Dental Disease Is More Common Than You Think! - Picky or Sick

Dental Disease Is More Common Than You Think!

By Dr. Natalie L. Marks, DVM, CVJ, CCFP, FFCP-Elite

As a practicing veterinarian, I frequently ask cat caregivers, “Have you looked in your cat’s mouth lately?” I tend to receive various responses, from shock to laughter to disbelief, and I know why! Looking inside your cat’s mouth, let alone brushing their teeth every day, is not something many cat caregivers feel comfortable with or have trained their cat to see as a positive interaction. However, dental disease is incredibly common, very painful, and can negatively impact your cat’s quality and quantity of life.

Why Focus on the Mouth?

As many as 70% of cats have some form of periodontal disease by the time they are two years old.1. This is a staggering number, especially considering how early this disease can begin. As this develops, not only can this be a source of significant pain for your cat, but it can also create disease in the heart, liver, and kidneys.2 It’s never too early to start creating positive associations with your cat and their mouth being handled and opened to create healthy daily habits and help identify disease earlier.

What Are the Three Main Categories of Dental Disease?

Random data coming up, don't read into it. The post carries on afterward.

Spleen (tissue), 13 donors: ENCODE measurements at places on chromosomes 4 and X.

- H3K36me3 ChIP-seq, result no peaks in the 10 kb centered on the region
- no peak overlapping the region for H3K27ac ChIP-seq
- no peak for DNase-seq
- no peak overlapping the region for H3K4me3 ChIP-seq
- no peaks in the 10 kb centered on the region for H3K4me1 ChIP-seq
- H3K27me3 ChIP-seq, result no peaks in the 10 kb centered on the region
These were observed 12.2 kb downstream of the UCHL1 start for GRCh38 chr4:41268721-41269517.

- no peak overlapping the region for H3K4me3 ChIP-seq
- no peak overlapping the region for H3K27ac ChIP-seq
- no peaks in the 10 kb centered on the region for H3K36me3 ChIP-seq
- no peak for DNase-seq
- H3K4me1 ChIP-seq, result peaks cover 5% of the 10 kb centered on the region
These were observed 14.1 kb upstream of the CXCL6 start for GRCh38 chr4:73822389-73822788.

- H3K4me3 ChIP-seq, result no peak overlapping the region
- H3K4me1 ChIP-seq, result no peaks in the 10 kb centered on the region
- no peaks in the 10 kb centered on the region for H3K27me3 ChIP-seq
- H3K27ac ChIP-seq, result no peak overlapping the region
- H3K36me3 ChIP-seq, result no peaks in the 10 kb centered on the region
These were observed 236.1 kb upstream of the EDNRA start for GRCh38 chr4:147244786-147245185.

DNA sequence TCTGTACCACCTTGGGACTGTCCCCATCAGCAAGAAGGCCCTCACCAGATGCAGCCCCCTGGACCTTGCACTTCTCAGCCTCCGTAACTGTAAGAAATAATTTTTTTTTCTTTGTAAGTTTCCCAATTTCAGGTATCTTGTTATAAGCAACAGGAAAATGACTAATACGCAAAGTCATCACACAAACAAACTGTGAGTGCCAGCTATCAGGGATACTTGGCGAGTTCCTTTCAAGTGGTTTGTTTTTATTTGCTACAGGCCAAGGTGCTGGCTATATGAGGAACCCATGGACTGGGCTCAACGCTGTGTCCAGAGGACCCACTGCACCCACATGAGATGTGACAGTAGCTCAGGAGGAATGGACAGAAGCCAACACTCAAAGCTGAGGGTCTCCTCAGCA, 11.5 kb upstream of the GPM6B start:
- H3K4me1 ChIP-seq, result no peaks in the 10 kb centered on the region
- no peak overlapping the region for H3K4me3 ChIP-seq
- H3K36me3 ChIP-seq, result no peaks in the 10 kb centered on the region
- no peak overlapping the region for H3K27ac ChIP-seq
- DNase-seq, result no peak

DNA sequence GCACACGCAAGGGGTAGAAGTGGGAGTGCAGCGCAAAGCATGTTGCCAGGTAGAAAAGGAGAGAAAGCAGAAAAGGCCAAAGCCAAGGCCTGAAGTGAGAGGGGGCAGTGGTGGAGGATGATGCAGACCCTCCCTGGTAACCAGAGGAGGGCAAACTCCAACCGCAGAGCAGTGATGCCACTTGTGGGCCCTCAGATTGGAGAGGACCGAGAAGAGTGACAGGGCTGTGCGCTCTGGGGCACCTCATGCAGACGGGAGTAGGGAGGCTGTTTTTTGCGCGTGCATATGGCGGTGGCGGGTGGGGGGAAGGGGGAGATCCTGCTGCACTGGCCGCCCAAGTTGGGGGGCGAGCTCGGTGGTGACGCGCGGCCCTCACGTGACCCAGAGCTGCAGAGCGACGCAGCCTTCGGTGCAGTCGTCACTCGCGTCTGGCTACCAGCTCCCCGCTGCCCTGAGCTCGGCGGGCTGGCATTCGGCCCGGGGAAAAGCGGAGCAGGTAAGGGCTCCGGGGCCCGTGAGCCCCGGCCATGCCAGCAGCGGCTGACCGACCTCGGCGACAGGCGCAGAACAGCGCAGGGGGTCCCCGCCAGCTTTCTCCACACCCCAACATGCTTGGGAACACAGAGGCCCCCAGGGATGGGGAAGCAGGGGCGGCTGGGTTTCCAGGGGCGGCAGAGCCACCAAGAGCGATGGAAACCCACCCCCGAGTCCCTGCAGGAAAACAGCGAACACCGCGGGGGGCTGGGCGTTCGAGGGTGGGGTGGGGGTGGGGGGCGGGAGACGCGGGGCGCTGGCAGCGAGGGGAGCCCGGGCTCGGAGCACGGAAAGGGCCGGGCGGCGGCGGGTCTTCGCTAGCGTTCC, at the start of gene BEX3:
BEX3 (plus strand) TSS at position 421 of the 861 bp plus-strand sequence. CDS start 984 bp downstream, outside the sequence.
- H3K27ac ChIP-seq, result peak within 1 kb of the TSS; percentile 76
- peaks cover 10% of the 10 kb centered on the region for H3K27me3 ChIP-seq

While dental disease can take many forms inside your cat’s mouth, the three most common are gingivitis, periodontitis, and tooth resorption. Let’s look into each category with a little more detail.

Gingivitis technically means inflammation of the gingiva – it looks like red, swollen, and painful gums in the mouth. Gingivitis starts when plaque, a film that traps bacteria on the teeth, accumulates and then moves deeper into the groove where the gums meet the tooth base. Your cat’s immune system sees these bacteria and mounts a response of inflammation. This can be made worse when the jaw is crowded, teeth are malpositioned, or there has been little to no previous oral health care.

The second category is periodontitis. This irreversible syndrome develops as a consequence of untreated gingivitis. With periodontitis, there is a weakening of the tissues that attach the teeth to the gums and bone. This is due to the bacteria in plaque releasing damaging substances and the inflammation from the cat’s immune system. Because this disease starts with gingivitis, we can see many of the same clinical signs like red, swollen, or bleeding gums. But, because the disease has progressed, your cat may also have changes in appetite, bad breath, gum recession, and even loose teeth.